The whole death theme continues into the next plot, which seems to be the key theme of this issue. The forces of death are following these heroes and by and large it's screwing with them. They beat the grim reaper and now the grim reaper is looking for ways to fuck with them. J'onn J'ozz is next in line for such a fucking when he is left to uncover the grizzly events that occurred in the previous issue. A whole family is dead and the only survivor is a dog. Once again showing his resourcefulness, J'onn reads the dog's mind to see what happened. Even through the eyes of a creature whose favorite activity involves licking himself, it's a pretty gruesome scene. At least it provides him with his next clue. It would be so engaging if only there was some explanation as to what that clue was. All J'onn does is read the dog's mind and fly off with him, dropping his typical hint in the process. That's all well and good but it moves his mystery forward about as quickly as turtle's boner.
J'onn isn't the only one whose time gets shortened way too much. The White Lantern makes another appearance. Apparently, it still hasn't moved from where it ended up at the end of Blackest Night. Nobody, not even the various lantern corps, have any idea on how to move it. That doesn't stop some locals from trying to fuck with it. Naturally, the White Lantern doesn't like that and throws a hissy fit. It's an okay spectacle, but nothing too mind blowing. At the very least, Johns shows that this mysterious manifestation of DC awesome is still in play. It would just be nice if he did something with it.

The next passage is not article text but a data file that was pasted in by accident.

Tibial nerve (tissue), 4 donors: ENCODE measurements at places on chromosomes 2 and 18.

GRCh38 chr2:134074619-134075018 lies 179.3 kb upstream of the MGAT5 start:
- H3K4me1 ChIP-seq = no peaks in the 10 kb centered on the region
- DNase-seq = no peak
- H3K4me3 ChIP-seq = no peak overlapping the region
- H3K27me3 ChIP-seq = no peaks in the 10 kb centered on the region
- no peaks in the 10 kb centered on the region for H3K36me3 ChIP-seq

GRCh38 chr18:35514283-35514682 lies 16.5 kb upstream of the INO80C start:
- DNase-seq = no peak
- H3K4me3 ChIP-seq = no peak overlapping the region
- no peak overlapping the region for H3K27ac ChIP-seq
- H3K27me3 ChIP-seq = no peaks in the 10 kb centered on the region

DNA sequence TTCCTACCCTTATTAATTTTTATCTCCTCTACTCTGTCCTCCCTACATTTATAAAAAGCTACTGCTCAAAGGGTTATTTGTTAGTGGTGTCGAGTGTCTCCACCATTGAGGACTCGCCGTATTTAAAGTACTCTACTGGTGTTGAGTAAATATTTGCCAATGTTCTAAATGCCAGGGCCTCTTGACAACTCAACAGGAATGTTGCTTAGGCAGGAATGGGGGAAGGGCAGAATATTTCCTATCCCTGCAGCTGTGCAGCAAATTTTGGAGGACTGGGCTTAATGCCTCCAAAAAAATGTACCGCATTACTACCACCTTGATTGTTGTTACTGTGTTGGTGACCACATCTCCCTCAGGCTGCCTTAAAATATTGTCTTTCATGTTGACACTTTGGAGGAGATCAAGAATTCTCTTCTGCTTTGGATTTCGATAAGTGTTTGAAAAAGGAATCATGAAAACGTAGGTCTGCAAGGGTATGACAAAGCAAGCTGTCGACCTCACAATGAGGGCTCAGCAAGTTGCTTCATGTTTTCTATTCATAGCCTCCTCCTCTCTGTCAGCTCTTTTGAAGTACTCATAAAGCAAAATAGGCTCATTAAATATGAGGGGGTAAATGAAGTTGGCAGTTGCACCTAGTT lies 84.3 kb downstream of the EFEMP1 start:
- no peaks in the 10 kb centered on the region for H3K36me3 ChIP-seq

These two scenes highlight the weakest points of the issue. They touch on events from the previous issue, but don't do much with them. It's like they're just slapped together so Johns can say "See! I haven't forgotten! Now don't quit your bitching!" He's big on the little things, but there is such a thing as being too little to care. The scenes from the previous plots could have easily been made longer while omitting these two. They have their place, but they seem so painfully contrived in the sense they act like filler.